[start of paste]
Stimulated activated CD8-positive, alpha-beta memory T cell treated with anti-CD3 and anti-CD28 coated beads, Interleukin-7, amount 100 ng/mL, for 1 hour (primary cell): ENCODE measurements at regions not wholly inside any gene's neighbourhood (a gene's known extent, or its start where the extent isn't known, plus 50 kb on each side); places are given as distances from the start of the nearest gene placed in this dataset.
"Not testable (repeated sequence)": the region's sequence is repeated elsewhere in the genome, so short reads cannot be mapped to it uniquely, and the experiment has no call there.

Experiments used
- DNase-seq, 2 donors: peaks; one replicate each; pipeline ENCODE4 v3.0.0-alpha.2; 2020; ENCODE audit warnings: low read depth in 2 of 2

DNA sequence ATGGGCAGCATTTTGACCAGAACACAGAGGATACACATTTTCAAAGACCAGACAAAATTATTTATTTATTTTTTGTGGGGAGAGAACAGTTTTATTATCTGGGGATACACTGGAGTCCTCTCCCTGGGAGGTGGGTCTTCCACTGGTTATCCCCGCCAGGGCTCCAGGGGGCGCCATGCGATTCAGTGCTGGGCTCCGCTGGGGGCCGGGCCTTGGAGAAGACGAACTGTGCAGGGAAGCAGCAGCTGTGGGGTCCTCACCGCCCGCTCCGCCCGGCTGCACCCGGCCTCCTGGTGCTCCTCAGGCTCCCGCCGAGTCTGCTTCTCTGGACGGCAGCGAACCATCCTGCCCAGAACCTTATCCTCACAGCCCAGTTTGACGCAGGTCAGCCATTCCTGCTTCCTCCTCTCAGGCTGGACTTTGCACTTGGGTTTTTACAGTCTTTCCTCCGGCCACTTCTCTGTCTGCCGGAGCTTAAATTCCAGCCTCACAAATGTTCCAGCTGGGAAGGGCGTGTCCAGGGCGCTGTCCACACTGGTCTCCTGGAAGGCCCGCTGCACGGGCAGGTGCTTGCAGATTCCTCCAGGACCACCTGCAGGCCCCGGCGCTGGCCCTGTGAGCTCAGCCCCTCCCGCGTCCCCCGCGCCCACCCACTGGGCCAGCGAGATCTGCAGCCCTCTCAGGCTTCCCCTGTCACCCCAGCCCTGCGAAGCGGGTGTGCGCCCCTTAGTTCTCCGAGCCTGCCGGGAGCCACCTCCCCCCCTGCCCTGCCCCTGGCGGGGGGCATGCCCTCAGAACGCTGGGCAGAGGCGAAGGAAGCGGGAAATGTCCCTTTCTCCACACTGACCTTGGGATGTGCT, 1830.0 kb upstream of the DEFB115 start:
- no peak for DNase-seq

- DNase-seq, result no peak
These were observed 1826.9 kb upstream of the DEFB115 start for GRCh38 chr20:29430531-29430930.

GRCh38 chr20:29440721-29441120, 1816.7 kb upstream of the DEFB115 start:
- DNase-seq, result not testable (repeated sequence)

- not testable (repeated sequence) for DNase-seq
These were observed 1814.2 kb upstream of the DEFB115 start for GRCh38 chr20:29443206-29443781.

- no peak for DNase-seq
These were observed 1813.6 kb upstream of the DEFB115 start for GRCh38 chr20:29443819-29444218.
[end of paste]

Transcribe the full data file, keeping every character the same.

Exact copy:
Stimulated activated CD8-positive, alpha-beta memory T cell treated with anti-CD3 and anti-CD28 coated beads, Interleukin-7, amount 100 ng/mL, for 1 hour (primary cell): ENCODE measurements at regions not wholly inside any gene's neighbourhood (a gene's known extent, or its start where the extent isn't known, plus 50 kb on each side); places are given as distances from the start of the nearest gene placed in this dataset.
"Not testable (repeated sequence)": the region's sequence is repeated elsewhere in the genome, so short reads cannot be mapped to it uniquely, and the experiment has no call there.

Experiments used
- DNase-seq, 2 donors: peaks; one replicate each; pipeline ENCODE4 v3.0.0-alpha.2; 2020; ENCODE audit warnings: low read depth in 2 of 2

DNA sequence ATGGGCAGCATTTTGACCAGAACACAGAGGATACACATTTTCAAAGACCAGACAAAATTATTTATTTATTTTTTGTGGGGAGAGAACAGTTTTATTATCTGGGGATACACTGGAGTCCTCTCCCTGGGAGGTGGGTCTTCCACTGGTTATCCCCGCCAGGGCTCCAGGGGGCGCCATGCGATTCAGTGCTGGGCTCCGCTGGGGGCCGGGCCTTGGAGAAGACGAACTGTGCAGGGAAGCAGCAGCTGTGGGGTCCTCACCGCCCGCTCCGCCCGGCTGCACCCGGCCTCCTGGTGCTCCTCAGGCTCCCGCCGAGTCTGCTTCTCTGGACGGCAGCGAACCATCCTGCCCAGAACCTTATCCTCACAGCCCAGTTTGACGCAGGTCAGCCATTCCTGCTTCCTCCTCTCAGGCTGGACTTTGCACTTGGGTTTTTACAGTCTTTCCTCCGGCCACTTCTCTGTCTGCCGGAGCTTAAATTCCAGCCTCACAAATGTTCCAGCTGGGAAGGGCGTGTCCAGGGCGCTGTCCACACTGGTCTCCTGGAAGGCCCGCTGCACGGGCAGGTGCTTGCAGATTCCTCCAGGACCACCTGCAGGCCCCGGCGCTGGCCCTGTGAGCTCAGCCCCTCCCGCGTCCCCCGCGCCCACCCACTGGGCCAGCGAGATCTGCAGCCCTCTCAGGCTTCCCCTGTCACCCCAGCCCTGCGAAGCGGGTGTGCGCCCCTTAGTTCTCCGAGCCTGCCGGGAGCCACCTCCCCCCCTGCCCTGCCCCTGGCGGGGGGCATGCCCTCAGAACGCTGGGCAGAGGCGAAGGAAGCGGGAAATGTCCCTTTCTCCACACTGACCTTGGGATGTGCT, 1830.0 kb upstream of the DEFB115 start:
- no peak for DNase-seq

- DNase-seq, result no peak
These were observed 1826.9 kb upstream of the DEFB115 start for GRCh38 chr20:29430531-29430930.

GRCh38 chr20:29440721-29441120, 1816.7 kb upstream of the DEFB115 start:
- DNase-seq, result not testable (repeated sequence)

- not testable (repeated sequence) for DNase-seq
These were observed 1814.2 kb upstream of the DEFB115 start for GRCh38 chr20:29443206-29443781.

- no peak for DNase-seq
These were observed 1813.6 kb upstream of the DEFB115 start for GRCh38 chr20:29443819-29444218.